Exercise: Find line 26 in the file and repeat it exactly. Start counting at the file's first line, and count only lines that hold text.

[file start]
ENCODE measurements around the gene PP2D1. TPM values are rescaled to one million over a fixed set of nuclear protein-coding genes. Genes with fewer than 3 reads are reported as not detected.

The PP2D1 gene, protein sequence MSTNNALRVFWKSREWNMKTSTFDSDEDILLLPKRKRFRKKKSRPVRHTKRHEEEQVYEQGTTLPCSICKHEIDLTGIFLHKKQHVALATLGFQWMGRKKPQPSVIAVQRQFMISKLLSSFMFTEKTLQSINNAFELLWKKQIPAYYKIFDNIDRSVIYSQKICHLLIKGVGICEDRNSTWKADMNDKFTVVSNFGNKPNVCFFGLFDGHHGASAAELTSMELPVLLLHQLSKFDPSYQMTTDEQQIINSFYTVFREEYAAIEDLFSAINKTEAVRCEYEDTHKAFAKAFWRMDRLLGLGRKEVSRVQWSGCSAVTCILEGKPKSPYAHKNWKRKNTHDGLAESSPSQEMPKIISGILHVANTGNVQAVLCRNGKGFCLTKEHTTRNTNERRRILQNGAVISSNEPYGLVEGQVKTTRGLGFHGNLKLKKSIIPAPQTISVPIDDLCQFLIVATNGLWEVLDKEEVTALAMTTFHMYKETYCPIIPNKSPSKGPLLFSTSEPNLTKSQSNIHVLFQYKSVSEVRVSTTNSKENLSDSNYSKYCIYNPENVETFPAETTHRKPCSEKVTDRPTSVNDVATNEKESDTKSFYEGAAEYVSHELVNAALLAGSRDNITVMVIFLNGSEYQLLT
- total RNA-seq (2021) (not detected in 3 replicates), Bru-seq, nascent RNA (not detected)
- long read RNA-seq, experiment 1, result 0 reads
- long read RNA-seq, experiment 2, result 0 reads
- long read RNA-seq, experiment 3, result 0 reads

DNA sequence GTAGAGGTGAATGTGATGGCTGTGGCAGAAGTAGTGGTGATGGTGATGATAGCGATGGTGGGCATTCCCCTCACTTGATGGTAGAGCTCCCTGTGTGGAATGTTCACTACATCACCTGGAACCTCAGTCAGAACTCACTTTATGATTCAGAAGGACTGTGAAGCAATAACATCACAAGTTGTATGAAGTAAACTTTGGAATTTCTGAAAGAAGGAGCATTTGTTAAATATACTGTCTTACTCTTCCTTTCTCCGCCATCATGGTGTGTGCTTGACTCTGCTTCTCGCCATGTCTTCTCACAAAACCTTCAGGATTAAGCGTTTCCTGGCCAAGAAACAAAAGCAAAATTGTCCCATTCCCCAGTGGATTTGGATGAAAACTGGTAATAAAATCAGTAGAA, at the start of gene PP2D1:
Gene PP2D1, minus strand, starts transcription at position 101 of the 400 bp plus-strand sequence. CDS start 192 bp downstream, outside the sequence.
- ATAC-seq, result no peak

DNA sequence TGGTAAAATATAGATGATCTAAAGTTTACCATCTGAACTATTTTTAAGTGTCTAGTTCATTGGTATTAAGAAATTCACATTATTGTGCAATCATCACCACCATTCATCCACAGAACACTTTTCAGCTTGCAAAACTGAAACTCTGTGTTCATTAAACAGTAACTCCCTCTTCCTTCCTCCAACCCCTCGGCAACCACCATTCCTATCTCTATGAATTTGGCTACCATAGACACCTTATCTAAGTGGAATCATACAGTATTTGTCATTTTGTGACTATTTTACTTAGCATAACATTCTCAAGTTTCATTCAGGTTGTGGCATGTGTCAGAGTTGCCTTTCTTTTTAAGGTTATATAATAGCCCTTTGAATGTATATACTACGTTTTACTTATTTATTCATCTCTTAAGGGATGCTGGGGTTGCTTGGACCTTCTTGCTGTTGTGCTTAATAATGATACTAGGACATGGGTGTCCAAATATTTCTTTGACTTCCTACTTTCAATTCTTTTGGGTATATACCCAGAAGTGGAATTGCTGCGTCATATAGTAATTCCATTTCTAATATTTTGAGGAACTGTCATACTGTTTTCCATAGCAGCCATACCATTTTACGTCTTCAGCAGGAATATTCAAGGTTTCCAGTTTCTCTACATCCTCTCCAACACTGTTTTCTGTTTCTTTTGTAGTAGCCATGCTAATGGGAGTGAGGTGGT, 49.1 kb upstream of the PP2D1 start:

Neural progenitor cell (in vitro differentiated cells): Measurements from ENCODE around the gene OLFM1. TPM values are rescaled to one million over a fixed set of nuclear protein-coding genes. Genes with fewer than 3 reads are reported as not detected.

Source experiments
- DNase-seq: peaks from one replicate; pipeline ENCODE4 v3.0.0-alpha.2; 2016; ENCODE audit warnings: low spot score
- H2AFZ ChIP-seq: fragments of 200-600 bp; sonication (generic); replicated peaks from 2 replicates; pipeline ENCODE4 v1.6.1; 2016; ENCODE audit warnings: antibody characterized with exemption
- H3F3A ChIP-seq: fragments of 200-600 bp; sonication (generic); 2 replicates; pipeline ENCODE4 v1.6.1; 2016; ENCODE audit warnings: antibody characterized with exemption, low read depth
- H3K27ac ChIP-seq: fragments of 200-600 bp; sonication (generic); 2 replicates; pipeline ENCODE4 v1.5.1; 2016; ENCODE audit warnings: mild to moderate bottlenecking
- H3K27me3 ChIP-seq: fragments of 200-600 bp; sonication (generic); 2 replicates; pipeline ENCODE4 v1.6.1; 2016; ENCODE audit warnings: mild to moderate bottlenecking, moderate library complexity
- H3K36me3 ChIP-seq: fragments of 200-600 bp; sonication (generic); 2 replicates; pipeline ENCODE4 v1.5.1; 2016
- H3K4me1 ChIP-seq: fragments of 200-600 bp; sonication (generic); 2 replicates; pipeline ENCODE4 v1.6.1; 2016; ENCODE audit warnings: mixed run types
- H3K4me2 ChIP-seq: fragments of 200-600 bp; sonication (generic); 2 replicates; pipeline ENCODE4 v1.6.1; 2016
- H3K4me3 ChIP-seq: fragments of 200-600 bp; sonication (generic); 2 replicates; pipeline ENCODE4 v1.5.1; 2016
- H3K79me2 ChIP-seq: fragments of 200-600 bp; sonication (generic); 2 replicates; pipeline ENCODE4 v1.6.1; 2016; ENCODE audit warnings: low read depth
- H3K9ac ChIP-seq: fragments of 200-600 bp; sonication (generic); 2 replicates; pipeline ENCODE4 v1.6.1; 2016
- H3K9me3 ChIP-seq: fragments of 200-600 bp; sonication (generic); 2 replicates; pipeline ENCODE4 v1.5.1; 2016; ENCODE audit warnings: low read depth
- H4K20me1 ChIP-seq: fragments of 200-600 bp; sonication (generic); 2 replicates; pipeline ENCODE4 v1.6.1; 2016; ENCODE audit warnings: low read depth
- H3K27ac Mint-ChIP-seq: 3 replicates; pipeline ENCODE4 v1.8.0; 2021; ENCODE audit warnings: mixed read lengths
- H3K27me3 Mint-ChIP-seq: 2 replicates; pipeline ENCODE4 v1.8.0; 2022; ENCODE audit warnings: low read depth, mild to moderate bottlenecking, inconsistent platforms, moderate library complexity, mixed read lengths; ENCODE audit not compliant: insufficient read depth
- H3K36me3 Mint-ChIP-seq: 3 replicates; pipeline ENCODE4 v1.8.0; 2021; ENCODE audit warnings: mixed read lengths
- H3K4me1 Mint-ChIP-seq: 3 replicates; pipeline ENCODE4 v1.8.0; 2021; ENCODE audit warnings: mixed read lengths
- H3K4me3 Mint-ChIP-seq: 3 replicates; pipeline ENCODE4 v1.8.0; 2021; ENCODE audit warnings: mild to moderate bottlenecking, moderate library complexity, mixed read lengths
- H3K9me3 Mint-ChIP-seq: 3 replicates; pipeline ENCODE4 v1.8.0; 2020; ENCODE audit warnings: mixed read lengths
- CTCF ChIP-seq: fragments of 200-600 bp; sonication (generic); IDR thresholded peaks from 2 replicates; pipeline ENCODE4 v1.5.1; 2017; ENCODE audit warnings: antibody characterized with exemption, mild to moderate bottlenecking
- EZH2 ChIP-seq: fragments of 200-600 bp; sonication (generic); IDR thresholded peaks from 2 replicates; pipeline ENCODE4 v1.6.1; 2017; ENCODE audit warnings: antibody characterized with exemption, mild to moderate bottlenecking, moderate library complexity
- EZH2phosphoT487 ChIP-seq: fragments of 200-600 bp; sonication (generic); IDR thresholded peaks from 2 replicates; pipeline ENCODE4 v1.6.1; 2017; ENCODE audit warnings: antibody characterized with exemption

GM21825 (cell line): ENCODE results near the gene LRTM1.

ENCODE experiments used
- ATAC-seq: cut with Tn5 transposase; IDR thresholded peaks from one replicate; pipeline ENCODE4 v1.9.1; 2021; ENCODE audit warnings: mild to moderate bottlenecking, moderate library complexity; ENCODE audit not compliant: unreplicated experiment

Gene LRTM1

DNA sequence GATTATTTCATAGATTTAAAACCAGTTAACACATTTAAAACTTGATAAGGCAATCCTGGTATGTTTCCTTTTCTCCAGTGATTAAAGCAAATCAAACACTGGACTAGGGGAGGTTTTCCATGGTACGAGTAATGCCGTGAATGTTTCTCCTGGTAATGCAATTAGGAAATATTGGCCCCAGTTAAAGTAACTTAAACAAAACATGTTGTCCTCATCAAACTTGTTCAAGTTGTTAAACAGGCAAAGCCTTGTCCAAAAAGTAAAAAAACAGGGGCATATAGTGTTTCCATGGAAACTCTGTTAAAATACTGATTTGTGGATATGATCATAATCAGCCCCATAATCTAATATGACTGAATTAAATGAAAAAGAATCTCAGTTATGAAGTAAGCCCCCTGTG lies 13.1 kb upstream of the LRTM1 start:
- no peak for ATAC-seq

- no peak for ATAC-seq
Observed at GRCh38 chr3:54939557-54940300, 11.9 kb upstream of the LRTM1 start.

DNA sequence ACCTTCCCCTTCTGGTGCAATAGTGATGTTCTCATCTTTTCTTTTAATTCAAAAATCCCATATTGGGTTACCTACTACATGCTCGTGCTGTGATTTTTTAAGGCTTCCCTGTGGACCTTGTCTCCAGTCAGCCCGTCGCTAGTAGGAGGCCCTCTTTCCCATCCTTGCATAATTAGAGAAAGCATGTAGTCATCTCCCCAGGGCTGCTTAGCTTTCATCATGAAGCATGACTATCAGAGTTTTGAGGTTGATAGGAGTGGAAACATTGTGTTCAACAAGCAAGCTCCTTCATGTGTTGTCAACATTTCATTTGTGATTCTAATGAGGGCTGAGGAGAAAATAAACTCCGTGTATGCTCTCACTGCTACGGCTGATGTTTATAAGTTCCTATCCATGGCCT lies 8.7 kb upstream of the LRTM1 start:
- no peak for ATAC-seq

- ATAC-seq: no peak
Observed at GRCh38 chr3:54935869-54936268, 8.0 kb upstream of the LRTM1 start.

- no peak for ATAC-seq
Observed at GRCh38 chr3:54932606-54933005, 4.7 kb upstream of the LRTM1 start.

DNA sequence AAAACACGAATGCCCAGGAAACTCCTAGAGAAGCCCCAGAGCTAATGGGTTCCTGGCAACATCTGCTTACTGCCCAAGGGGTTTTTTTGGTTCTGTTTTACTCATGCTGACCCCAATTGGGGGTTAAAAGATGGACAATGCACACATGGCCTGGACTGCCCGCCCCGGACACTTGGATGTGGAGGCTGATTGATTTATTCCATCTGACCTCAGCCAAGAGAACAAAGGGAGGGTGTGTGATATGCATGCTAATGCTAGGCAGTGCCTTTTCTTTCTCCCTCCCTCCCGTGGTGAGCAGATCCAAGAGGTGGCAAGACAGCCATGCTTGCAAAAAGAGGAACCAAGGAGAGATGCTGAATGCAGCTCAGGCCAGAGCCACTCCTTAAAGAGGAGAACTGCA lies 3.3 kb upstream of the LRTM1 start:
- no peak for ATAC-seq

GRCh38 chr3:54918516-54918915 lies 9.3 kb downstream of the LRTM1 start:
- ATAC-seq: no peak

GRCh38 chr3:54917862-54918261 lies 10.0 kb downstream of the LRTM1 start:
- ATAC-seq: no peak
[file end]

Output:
- H3K27ac Mint-ChIP-seq: 3 replicates; pipeline ENCODE4 v1.8.0; 2021; ENCODE audit warnings: mixed read lengths